It is anticipated that out of the signatories to HeForShe, half will take the initial step of joining the solidarity campaign by making a simple positive pledge for gender equality. It is also projected that another quarter may make the pledge and then be inspired to become more engaged by taking a second step-to donate, to advocate and to sensitize themselves to gender equality issues. And a final quarter may deepen their engagement by making and following through on a major commitment that substantially contributes to social change.

 Every story of a champion making a difference has the potential to inspire others to become more engaged. Each man who takes a new action helps all of the humanity to take an additional step towards gender equality.

I advise you to Take Action Now for a Gender – Equal World.

Olusegun is the Social Media Strategist for Connected Development & FollowTheMoney. He’s a Social commentator and Social Media expert.

Addressing Citizenry Extensive Concerns on the 2017 Budget Proposal

Chambers Umezulike February 24, 2017 1

On 23 February 2017, the Director-General (DG) of the Budget Office of the Federation choreographed a media briefing on several issues surrounding the 2017 Budget Proposal. The DG also used the briefing to make certain clarifications on public outcries over several budget items on the proposal. Most of these outcries were on many frivolous items (especially on electricity and utility bills of MDAs; several humongous expenses on the state house budget on utensils and feeding, electricity bills, travel expenses etc.); repetitions of budget items; budget cycle crisis; the budget preparation expenses; lack of details on some of the items; budget padding etc.

In attendance at the briefing were the media and Civil Society Organizations (CSO). In responding to some of these concerns, the DG took his time to counter some of the claims:

1). He stated that there was no sort of budget padding on the 2017 budget proposal.

2). That there were no frivolous items. That most of the extensive increments such as state house proposed expenditure on utensils and utility bills; electricity bills, security and cleaning services payments in MDAs etc. were either as a result of arrears of such bills/expenses or because funds were not later provided for them on the 2016 budget (meaning they were not implemented.)

3). He stated that there were no repetitions on the proposal, unless the repetitions being referred to were budget items on the 2016 one that re-reflected on the 2017 proposal, which was as a result of the fact that funds were not provided for such items on the former.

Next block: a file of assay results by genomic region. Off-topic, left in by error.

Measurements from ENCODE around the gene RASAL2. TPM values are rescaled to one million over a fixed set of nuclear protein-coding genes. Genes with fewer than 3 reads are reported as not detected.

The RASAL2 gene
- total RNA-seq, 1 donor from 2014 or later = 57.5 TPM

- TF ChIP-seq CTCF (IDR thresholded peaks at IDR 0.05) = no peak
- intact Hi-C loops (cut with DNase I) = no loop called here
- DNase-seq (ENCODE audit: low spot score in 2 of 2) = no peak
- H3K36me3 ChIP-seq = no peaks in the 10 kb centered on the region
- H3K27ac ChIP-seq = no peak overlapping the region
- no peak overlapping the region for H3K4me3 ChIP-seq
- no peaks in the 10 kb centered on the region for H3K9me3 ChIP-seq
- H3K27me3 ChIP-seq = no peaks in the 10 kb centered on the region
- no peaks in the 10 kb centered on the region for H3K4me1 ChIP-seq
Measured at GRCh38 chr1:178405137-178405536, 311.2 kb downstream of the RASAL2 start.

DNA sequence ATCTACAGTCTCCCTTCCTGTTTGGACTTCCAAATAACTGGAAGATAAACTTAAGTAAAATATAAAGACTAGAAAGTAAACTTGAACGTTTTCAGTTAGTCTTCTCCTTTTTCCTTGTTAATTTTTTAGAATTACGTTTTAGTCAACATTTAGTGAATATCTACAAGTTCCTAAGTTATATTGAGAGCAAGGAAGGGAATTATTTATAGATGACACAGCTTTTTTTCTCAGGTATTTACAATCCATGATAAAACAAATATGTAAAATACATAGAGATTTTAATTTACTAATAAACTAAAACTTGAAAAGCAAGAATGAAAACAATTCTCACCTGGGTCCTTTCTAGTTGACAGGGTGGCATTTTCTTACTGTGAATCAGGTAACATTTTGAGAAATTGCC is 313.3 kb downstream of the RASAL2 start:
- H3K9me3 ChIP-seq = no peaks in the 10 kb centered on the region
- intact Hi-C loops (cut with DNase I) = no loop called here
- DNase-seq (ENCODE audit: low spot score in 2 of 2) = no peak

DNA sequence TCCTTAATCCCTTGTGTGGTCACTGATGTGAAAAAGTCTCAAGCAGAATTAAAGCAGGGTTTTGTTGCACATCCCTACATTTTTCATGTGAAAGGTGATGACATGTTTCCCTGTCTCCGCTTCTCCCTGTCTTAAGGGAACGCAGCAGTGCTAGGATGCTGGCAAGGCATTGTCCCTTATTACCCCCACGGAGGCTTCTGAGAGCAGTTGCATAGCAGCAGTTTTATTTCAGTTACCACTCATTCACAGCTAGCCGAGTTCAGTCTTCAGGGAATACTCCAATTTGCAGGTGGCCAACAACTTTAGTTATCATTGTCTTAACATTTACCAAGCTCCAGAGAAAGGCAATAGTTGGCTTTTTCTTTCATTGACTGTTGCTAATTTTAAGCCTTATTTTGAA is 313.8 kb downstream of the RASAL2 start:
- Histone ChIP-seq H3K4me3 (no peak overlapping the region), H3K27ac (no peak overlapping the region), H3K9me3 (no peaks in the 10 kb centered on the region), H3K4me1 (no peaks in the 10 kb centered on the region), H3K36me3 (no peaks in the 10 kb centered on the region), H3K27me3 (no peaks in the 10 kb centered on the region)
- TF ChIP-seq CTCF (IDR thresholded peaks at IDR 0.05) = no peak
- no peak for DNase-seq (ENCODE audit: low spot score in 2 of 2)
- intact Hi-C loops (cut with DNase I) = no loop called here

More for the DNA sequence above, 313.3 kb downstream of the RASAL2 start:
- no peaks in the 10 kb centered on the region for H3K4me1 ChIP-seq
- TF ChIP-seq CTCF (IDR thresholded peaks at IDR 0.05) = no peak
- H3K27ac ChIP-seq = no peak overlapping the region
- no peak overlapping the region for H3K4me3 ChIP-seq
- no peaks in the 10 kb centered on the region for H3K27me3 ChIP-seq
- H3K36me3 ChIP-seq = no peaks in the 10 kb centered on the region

4). He reassured the audience of his liaison with the National Assembly to ensure that budget cycle would be from January – December of every year, which was clearly stated on the constitution, as against the culture of having a previous budget being implemented in another fiscal year.

5). He also explained that the details-deficit on some of the budget items were as a result of the perspective to keep the budget simple, for public consumption. That however that his agency would ensure further details on budget items when preparing subsequent budgets.

Representing Connected Development (CODE) at the event, I further engaged the DG and raised concerns over the NGN305/$ calculation on the budget proposal (while $1 is valued at NGN 520 at the contemporaneous market); if there are extensive plans for enhanced transparency and accountability in the 2017 budget implementation; our expectancy to lay hands on the 3rd and 4th quarters’ reports of 2016 budget implementation; his plans to ensure that revenue realization deficit would not frustrate the 2017 budget implementation drawing on the country’s experience with the 2016 one; and getting access to an extensive version of the budget that had further details on some of the line items. For the latter, I mentioned the ‘Talking Sanitation’, as well as ‘Afforestation’ and ‘Tree Planting’ budget items on the proposal, under the Ministry of Environment, which all lacked details such as where and how. Lack of such specific details has frustrated the works of CSOs that are into governmental capital expenditure tracking.

In addressing my concerns, the DG made commitments that were all in line with Nigeria’s commitments on the Open Government Partnership. He stated that the 3rd quarter 2016 budget implementation report would soon be in public domain while the 4th quarter’s would soon be out too. He further stated that there would be increased transparency, accountability and citizen engagement in the 2017 budget implementation. On this, he cited plans to have a digital platform for 24/7 citizen engagement on the budget. He also mentioned that there would be a breakdown on project basis subsequently when funds are released to MDAs. In addition, he promised a quarterly media briefing on the 2017 budget implementation. These were all good news and great outcomes for nonprofits that are into Open Governance advocacy. He mentioned categorically that the revenue realization plan on the proposal is quite realizable and that the FOREX regime crisis would not affect the budget implementation.